The Dead Zone followed in 1984, based on the best-selling novel by Stephen King. Financed by Dino de Laurentis, released by Paramount and starring Christopher Walken, Brook Adams and Martin Sheen, the film is an allegorical good vs. evil story revolving around the fate of a man cursed with the power to see into the future of those he touches. The most mainstream of Cronenberg's films, The Dead Zone, still retains the directors identifiable style and design and went on to earn three out of the five Avoriaz Film Festival prizes of that year as well as seven Edgar Allen Poe award nominations in the U.S.
Mel Brooks then approached Cronenberg to direct The Fly for Twentieth Century Fox, starring Geena Davis and Jeff Goldblum. The Fly was a huge popular and critical success for Cronenberg, earning many accolades, including an Oscar and a shared jury Prize at the Avoriaz Festival. A remake of the 1958 horror classic, Cronenberg's The Fly was a reconceptualization of the original, detailing the story of a scientist whose genes and molecules become fused with those of a common housefly during an experiment in matter transmission. The film was successful as both a horror/fantasy film and as a compelling love story. It also marked Cronenberg's second cameo appearance as an actor (the first was in John Landis' Into the Night). In The Fly he played a gynecologist who appears in a central horrifying fantasy sequence featuring Geena Davis.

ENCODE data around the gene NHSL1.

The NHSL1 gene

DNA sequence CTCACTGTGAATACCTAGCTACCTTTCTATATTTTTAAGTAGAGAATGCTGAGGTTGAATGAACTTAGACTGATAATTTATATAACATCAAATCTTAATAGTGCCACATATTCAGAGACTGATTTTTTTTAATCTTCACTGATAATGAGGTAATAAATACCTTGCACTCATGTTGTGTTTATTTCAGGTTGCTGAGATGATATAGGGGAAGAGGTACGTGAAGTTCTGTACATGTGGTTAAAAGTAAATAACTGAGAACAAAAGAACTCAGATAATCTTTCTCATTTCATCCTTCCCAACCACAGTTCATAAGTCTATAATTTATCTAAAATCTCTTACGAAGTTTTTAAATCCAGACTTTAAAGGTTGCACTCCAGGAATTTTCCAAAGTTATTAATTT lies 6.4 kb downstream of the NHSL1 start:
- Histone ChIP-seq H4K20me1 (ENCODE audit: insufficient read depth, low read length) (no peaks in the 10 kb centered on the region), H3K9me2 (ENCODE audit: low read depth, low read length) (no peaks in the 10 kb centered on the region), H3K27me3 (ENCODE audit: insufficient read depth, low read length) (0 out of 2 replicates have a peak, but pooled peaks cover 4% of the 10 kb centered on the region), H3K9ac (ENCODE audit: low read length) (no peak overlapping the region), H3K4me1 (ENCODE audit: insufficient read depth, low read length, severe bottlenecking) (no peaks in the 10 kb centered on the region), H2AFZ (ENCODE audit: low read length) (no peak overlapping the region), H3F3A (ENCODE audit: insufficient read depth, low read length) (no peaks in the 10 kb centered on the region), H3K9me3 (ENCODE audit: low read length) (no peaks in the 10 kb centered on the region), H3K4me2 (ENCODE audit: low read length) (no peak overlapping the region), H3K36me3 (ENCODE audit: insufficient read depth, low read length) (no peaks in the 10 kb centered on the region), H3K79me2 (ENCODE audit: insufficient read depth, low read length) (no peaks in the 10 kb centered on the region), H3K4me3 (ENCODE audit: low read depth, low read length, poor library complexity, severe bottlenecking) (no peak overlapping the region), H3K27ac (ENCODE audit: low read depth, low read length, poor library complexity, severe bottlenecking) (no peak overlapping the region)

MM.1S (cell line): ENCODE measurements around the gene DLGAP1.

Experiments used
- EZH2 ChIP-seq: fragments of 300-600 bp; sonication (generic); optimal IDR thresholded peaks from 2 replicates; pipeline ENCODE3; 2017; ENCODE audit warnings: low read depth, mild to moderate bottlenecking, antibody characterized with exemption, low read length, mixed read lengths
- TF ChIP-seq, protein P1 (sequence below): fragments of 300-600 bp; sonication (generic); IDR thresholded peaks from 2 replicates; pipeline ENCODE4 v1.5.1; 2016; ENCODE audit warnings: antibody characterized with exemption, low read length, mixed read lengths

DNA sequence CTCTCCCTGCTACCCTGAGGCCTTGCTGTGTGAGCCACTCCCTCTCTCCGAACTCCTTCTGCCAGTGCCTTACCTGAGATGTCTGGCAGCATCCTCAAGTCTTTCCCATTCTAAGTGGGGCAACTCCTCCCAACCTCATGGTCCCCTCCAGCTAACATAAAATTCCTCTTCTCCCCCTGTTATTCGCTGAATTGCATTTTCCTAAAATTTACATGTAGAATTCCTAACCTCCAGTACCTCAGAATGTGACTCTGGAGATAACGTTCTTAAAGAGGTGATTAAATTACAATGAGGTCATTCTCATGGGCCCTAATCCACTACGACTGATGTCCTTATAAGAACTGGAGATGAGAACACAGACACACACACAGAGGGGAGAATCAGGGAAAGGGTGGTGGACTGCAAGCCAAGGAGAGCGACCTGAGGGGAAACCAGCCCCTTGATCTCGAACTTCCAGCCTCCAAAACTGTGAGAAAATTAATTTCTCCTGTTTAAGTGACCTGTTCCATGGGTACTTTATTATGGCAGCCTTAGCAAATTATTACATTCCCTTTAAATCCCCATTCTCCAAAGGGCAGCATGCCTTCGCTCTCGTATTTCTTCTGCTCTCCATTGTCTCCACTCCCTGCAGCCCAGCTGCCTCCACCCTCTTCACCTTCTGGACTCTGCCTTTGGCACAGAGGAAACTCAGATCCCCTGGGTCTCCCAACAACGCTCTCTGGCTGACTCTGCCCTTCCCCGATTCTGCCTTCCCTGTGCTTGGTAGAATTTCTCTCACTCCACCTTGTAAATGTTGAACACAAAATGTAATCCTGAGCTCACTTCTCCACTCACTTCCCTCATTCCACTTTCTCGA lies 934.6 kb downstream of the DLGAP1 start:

Gynecology surfaced again in Dead Ringers, starring Jeremy Irons and Genevieve Bujold, a psychological thriller about inseparable twin brothers who work as gynecologists and love the same woman, with tragic results. The film was a departure for Cronenberg.
"Dead Ringers is not science fiction and the fantasy element, which is in most of my films, is not there. The film is much more naturalistic," stated the director. Nonetheless, Dead Ringers continued Cronenberg's long fascination with the darker side of human psychology and behavior.
In 1989, Cronenberg returned to acting as the lead in Clive Barker's Nightbreed . In the horror/fantasy, Cronenberg played a psychiatrist who convinces a man that he is responsible for a series of brutal slayings, while at the same time hiding the dark side of his own personality. During this period, Cronenberg began writing the screenplay for his version of William S. Burroughs' Naked Lunch.
For artistic and practical reasons, Naked Lunch was not a literal translation, but a fusion of Cronenberg's own work with that of Burroughs'. Drawing on Burroughs' counterculture novel and other Burroughsian sources for the script, Naked Lunch is about the act of writing something dangerous and complex and how it affects the person writing it. Shot in Toronto in 1991, the film starred Peter Weller, Judy Davis, Ian Holm, Julian Sands, Monique Mercure, Nicholas Campbell, Michael Zelniker and Roy Scheider.
In 1992, Cronenberg directed M. Butterfly, starring Jeremy Irons and John Lone, adapted from the Tony-Award winning Broadway hit based on the true story of a French diplomat, who, for 20 years, was so obsessed with a Chinese diva from the Beijing Opera, he could not discern that the object of his love was really a man. But when they were arrested for espionage, he was forced to face reality. M. Butterfly took Cronenberg abroad for the first time to film in China, Hungary, France as well as Canada.
The same year, Naked Lunch won eight Genie Awards including Best Motion Picture, Best Director and Best Screenplay. In addition, The National Society of Film Critics voted Cronenberg Best Director and his script, Best Screenplay. The New York Film Critics Circle awarded him Best Screenplay and Naked Lunch earned a third Best Screenplay award from The Boston Society of Film Critics.